Last updated on December 27, 2022
Those looking for an economical alternative to natural gems have two main options: synthetic and simulated gemstones. While all synthetic gemstones are created in labs, simulated gemstones may come both natural and man-made, which is why understanding the difference between synthetic and simulated gemstones is crucial to avoid an overpriced purchase.
What Are Natural Gemstones?
As the name suggests, natural gemstones are those formed in nature with no human interference. These gemstones are mined from the earth and discovered naturally occurring in water. Natural gems are rare and hard to mine, which is why they are much more expensive than their synthetic counterparts.
Natural gemstones that have been treated in some way to enhance their colour and clarity are referred to as enhanced or treated gemstones. Treated gems can also be referred to as genuine gemstones. This term is meant to show that the stone received some treatments (heat, chemicals, irradiation, laser, etc.) but is still created in nature.
When selling genuine gemstones, vendors are required by law to fully disclose if the gem has been enhanced regardless of the improvement type. That is why it is entirely acceptable to ask your jeweller if the gemstone you are going to purchase is natural and if it has had any treatments.
What Are Synthetic Gemstones?
Synthetic gemstones, also referred to as lab-grown, lab-made, man-made, created, cultured or cultivated gemstones, are stones made in laboratories. They are identical to their natural counterparts in their crystal structure, chemical composition, appearance and physical properties. The difference between natural and synthetic gemstones is that the latter is grown with human aid under controlled environments and commands lower prices because of their wide availability.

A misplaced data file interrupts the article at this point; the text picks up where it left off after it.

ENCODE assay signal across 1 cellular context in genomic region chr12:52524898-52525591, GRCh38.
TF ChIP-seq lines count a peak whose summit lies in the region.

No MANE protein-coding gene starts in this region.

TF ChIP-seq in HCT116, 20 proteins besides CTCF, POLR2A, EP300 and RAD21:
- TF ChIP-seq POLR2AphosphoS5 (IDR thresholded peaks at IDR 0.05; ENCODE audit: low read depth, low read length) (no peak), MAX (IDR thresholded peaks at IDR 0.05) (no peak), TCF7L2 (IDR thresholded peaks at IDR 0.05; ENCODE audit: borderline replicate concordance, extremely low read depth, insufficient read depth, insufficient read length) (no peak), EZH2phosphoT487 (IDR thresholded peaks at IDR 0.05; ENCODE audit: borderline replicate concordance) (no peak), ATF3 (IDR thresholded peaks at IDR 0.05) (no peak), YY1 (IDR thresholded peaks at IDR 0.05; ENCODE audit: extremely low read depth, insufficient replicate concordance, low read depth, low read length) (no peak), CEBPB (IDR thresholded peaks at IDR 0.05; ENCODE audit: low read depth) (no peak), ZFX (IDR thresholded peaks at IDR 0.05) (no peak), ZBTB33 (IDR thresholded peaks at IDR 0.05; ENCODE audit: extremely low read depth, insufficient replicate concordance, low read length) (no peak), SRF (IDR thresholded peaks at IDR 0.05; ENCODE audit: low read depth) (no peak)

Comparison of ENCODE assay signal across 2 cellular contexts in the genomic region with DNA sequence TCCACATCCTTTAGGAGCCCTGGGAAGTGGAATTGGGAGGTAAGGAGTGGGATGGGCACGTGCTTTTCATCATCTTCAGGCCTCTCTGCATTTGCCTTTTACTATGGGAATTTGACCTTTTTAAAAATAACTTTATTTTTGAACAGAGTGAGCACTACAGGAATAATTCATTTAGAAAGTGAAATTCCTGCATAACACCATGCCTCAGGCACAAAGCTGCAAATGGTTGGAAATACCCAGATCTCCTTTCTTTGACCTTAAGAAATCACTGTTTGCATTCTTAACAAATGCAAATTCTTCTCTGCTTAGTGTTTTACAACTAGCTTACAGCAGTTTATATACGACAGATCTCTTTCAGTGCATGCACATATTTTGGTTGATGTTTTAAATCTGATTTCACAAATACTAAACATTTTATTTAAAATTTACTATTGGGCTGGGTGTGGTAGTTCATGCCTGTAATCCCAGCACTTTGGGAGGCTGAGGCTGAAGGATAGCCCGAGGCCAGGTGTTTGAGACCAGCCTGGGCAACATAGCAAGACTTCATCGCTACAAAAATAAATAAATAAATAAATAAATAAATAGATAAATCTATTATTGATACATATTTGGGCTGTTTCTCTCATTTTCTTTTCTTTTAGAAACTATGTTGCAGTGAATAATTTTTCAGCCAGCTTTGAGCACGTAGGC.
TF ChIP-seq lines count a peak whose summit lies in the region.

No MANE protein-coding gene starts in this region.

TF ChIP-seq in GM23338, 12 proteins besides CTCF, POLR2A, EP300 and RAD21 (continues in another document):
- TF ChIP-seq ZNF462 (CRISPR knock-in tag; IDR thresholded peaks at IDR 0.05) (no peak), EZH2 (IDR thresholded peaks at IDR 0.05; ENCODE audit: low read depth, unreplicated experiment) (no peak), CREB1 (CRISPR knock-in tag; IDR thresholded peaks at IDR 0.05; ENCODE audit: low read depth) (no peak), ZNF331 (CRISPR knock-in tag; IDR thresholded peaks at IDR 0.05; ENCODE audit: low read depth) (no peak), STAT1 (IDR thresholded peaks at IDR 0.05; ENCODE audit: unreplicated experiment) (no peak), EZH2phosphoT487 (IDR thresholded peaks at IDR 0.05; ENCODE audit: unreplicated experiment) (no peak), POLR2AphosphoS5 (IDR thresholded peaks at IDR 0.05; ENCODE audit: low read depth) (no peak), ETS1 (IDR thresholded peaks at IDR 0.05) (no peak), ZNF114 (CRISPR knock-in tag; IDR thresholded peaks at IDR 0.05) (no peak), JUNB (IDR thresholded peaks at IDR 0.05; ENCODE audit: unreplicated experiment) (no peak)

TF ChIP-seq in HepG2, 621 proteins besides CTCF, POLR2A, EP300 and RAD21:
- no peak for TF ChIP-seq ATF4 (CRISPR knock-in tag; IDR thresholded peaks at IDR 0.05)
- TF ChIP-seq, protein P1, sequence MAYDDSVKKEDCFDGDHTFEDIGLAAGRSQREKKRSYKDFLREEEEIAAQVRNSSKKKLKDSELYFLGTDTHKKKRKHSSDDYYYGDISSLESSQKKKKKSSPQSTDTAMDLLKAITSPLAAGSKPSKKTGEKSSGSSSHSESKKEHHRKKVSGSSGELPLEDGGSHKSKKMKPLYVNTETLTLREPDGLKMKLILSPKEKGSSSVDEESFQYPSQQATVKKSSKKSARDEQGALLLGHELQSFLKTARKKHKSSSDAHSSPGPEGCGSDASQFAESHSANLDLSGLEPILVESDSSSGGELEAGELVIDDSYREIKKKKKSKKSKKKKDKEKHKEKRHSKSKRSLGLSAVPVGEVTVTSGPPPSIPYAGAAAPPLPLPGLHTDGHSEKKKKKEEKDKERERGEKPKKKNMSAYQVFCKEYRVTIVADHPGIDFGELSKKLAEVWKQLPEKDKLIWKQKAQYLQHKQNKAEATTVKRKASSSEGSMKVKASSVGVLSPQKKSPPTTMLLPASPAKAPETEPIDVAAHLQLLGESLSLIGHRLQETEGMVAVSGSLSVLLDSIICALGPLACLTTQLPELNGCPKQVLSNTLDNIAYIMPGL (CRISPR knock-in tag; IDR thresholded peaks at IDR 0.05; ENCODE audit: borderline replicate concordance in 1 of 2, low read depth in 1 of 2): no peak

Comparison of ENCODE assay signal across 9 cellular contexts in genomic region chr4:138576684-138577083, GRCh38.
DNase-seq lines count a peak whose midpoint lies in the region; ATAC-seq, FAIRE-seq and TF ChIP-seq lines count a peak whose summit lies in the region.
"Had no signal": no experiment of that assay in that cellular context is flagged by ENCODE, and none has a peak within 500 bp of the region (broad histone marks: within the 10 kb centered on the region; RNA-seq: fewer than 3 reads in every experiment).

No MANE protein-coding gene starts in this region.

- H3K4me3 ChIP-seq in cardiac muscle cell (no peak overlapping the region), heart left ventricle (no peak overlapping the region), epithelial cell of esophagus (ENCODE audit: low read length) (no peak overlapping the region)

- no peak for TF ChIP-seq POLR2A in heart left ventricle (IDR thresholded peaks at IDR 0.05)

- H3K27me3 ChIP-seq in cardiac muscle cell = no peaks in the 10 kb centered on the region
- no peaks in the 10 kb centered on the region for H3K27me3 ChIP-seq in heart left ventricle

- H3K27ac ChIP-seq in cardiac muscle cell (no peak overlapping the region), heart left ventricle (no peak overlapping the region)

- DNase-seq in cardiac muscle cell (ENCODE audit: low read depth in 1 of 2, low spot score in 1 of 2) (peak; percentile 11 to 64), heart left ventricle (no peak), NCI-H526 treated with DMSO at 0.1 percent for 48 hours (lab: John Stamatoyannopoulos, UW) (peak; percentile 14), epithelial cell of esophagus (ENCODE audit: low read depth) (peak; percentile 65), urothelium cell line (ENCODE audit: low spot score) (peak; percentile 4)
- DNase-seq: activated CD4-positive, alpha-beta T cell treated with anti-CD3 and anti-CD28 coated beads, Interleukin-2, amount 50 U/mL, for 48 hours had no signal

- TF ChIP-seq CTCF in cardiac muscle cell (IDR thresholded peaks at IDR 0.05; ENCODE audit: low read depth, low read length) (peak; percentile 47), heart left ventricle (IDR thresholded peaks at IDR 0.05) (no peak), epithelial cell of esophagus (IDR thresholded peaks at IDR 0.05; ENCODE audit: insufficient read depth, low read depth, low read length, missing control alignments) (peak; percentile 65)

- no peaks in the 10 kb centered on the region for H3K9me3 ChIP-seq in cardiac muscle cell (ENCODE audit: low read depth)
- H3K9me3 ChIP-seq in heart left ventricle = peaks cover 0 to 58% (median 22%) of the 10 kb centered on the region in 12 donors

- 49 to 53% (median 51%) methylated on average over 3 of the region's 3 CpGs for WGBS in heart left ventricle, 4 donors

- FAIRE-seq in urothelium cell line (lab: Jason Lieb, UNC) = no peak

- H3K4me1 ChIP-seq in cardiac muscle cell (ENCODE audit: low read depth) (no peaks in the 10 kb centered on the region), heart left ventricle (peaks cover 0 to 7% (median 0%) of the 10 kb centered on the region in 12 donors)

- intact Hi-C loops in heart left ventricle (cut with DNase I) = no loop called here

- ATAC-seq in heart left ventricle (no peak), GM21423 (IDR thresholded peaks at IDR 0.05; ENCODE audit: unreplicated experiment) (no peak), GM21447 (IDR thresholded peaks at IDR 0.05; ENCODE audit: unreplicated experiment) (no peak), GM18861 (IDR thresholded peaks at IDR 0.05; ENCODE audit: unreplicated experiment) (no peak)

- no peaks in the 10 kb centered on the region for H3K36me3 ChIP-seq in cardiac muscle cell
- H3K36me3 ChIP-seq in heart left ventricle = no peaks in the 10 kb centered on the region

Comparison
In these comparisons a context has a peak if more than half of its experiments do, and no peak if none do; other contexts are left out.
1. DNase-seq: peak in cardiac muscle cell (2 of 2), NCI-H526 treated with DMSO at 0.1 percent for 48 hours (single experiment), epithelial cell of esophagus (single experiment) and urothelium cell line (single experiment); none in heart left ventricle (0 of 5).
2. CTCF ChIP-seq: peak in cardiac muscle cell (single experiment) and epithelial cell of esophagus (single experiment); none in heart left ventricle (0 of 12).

There are various methods of creating synthetic gemstones such as flame fusion, crystal pulling, flux growth and hydrothermal growth. Some of them are relatively inexpensive, others are costly, but all mimic nature with the presence of necessary chemicals, minerals, temperature and pressure to grow cultivated gemstones.
Due to their growth within a controlled environment, synthetic gemstones usually have fewer inclusions and whiter or more vivid colours than natural gems. However, depending on the growth process, lab-created stones may have the same inclusions and flaws found in natural stones, making them very difficult to distinguish from their natural counterparts.
Commonly found synthetic gemstones include diamond, emerald, ruby, sapphire, amethyst, citrine, garnet and spinel.
It is worth mentioning that in the United States, it is required by law that any gemstone produced in a laboratory be described in a way that leaves no doubt that the gem was not produced naturally. However, the term “synthetic” is rarely marketed because many buyers associate it with “not real” or “fake”.
What Are Simulated Gemstones?
Simulated gemstones, also known as simulants and imitations, are stones used to imitate real gems. While they look similar to the real thing, simulants always have different chemical structures and physical properties. A trained gemologist will always be able to tell a simulant from a real gemstone, even by visual inspection.
Simulated gemstones can be both natural and synthetic. For example, cubic zirconia is a lab-grown diamond simulant, while zircon is a naturally occurring diamond simulant.
It is worth mentioning that there is a group of simulants that are not even gemstones. Such “gems” are referred to as fakes and faux. They are typically made of plastic, glass, resin and dyes. Fake gems are mass-produced, cheap materials, and they are inferior to simulated and synthetic gemstones.
Featured image: Gemvoyage / Shutterstock. A derivative work by Diamond Buzz.